NC Transportation Center of Excellence on Connected and Autonomous Vehicle Technology (NC-CAV)

Thrust 2: CAV Infrastructure

Lead: T. Chase (ITRE)

Other Investigators: NCSU: S. Lin; NCAT: J. Kelly, A. Eroglu

Thrust 2 researchers analyze the readiness of the existing transportation infrastructure and maintenance programs to support CAV deployment and investigate the emerging infrastructure required for the adoption of future CAV technologies. Thrust 2 develops and tests a 5G architecture for secure V2I applications for communication between CAVs and the transportation infrastructure. The results of this research thrust will complement the NC Moves effort and inform NCDOT of impacts on current infrastructure programs. It will also provide NCDOT with the opportunity to conduct tests at the developed/developing facility, such as the NCDOT SPaT Challenge Corridor. The result of this project will also help Downtown Greensboro as one of the other public stakeholders in this project to plan and prepare for the infrastructure that is required for the establishment of a route for connected autonomous shuttle service by connecting NCAT campus to downtown Greensboro. The findings from this implementation effort are directly related to NCDOT expansion in this area for multimodal adoption of CAVs in the near future.

North Carolina is preparing for Connected and Autonomous Vehicles (CAVs) through multiple initiatives including an NCDOT-sponsored report “NC Readiness for Connected and Autonomous Vehicles (CAV)” and the Highly Automated Vehicle Committee appointed by the State Legislature. In providing a roadmap for safe deployment of CAVs on North Carolina roads, these initiatives highlight the need to consider modifications to roadway infrastructures. CAVs’ infrastructure needs can be broadly categorized either as improvements to existing traditional infrastructure or as emerging infrastructure needs. New infrastructure, including communications hardware to support Connected Vehicle (CV) applications, has been a recent focus of USDOT with three national pilot locations in Tampa, New York City, and statewide in Wyoming. In addition, NCDOT has joined the Signal Phase and Timing (SPaT) Challenge with a CV deployment on NC-55 in Cary. To date, the pilot projects focus on Dedicated Short-range Communication standards for broadcasting informational messages rather than applications that require heavy processing.

In addition to the pilot testing of new infrastructure, recent studies have shown the automated driving systems also rely heavily on traditional infrastructure. CAVs include a suite of detection methods including video, LIDAR, ultrasonic, and radar systems for autonomous vehicles to safely navigate on-road. These systems need high-quality pavement markings, consistent geometric features, and clearly visible signs and traffic signals. NCHRP Projects 20-102(06) on Pavement Markings, 20-102(15) on Level 2 and 3 Automation Needs, and planned projects 20-102(21) and 20-102(24) on Mid-term Infrastructure Needs each highlight necessary changes to existing facilities and assets that NCDOT constructs and maintains. These projects are expected to bring recommended changes to the Manual on Uniform Traffic Control Devices as well to ensure uniformity of CAV infrastructure across the country.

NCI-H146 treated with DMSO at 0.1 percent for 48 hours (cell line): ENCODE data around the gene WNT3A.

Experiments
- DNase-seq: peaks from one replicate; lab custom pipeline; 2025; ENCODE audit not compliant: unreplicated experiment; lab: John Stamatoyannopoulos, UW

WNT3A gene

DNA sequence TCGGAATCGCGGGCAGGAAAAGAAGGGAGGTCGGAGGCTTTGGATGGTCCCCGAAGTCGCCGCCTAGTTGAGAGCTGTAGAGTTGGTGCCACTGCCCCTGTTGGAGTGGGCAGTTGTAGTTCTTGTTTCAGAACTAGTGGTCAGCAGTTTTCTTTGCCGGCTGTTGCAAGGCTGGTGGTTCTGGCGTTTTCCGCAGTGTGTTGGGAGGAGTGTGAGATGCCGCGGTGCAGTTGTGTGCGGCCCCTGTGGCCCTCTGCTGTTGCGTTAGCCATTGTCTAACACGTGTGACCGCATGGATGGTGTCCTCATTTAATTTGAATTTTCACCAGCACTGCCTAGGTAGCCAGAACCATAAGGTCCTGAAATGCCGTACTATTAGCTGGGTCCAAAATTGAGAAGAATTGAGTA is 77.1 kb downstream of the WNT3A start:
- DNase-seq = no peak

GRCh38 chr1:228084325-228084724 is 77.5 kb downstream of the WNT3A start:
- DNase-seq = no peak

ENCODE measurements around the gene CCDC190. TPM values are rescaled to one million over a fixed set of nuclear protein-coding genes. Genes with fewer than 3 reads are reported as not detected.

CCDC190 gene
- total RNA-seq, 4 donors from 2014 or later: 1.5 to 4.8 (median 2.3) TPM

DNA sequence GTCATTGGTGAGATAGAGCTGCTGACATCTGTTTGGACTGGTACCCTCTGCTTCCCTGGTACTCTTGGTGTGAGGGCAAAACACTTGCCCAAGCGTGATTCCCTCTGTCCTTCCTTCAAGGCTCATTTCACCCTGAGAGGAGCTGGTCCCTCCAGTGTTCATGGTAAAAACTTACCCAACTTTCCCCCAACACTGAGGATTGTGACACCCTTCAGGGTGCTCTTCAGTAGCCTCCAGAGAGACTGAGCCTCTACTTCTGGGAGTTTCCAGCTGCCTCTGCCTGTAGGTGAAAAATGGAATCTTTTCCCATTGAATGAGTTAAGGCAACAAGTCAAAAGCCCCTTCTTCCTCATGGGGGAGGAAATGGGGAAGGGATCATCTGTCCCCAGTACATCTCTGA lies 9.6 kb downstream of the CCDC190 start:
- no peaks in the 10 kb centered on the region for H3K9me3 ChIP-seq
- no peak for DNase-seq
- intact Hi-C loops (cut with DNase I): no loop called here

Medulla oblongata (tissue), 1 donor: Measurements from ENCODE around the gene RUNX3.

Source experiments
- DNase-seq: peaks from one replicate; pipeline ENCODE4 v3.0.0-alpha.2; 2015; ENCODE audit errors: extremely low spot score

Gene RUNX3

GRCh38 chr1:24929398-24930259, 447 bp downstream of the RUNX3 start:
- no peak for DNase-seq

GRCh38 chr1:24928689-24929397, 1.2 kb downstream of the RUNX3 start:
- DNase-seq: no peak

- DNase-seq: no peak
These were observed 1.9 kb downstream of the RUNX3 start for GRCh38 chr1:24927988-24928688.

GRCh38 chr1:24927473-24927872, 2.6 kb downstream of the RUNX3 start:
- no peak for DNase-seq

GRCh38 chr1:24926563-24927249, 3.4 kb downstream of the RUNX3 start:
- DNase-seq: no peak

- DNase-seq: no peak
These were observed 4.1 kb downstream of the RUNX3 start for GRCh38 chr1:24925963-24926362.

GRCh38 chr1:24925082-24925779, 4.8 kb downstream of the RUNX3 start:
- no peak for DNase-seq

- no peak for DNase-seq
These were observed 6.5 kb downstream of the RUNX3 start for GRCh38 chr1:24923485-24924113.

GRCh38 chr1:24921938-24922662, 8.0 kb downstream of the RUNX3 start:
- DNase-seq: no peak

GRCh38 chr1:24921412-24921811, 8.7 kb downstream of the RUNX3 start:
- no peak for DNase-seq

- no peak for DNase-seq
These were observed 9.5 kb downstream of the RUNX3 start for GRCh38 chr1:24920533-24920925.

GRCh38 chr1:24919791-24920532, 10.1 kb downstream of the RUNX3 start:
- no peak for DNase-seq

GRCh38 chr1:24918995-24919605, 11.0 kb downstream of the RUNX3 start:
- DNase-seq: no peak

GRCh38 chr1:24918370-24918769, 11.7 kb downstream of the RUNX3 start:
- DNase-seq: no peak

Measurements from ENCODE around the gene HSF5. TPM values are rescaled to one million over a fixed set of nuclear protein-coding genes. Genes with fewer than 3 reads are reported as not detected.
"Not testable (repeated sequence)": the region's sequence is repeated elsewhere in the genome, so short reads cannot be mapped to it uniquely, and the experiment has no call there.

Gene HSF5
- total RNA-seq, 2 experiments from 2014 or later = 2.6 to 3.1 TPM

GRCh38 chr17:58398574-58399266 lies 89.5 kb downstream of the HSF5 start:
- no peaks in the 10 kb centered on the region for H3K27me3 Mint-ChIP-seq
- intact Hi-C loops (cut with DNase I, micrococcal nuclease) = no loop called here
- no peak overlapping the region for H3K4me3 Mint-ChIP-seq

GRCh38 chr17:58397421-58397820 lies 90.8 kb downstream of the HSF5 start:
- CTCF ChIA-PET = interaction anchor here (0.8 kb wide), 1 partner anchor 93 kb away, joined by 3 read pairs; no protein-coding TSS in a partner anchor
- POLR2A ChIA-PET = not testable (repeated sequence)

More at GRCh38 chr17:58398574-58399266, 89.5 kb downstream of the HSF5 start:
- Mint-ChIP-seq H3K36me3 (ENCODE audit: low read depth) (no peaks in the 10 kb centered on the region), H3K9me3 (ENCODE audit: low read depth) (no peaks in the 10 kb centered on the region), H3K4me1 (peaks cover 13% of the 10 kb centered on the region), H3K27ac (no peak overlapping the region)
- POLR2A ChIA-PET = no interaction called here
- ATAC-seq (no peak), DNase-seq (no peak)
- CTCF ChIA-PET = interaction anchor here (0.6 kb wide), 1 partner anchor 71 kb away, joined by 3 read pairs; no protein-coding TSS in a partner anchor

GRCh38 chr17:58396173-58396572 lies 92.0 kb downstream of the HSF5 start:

This project assesses current NCDOT Programs that may be impacted by the changes to the traditional infrastructure that would be needed to safely deploy CAVs statewide, 2) expands on a low-latency edge computing architecture that can support CAV applications needing extensive computation or timely response, and 3) provides recommendations to NCDOT units and programs to increase statewide readiness for CAVs in both traditional and emerging infrastructure. The research team leverages their existing relationships with NCDOT as well as National Instruments and the Wireless Research Center to develop actionable recommendations. Project deliverables include presentations for concerned units and division engineers as well as recorded webinars and reports documenting the team’s findings and recommendations.

Thrust 2 Goals and Objectives

The goal of this research project is to investigate both changes to existing infrastructure needs to support CAVs and emerging technologies that support CAV deployment. There are three primary objectives of the project:

1. Document NCDOT infrastructure programs impacted by CAV applications.

2. Develop and test a 5G architecture for secure V2I applications.

3. Recommend program enhancements to advance NC-CAV infrastructure readiness.

Anticipated Research Products of Thrust 2

The anticipated research products include:

1. A report on the analysis of existing transportation infrastructure and recommendations for its associated maintenance programs for supporting the CAV deployment in the future;

2. A recommendation report for the establishment of a low-latency edge computing infrastructure for North Carolina, and

3. A recommendation report for the enhancement of the readiness of NC infrastructure for CAV deployment.